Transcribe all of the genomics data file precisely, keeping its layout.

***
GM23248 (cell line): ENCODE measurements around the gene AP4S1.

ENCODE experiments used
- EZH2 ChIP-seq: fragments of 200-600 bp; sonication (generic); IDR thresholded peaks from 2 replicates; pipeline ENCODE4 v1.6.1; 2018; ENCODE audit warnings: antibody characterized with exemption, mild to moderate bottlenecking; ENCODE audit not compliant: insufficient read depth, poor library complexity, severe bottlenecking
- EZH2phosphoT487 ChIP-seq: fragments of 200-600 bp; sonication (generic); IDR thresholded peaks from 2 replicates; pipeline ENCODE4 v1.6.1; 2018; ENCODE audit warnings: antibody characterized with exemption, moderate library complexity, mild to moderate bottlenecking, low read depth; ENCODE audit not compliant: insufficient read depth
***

GM23248 (cell line): ENCODE measurements around the gene AP4S1.

ENCODE experiments used
- EZH2 ChIP-seq: fragments of 200-600 bp; sonication (generic); IDR thresholded peaks from 2 replicates; pipeline ENCODE4 v1.6.1; 2018; ENCODE audit warnings: antibody characterized with exemption, mild to moderate bottlenecking; ENCODE audit not compliant: insufficient read depth, poor library complexity, severe bottlenecking
- EZH2phosphoT487 ChIP-seq: fragments of 200-600 bp; sonication (generic); IDR thresholded peaks from 2 replicates; pipeline ENCODE4 v1.6.1; 2018; ENCODE audit warnings: antibody characterized with exemption, moderate library complexity, mild to moderate bottlenecking, low read depth; ENCODE audit not compliant: insufficient read depth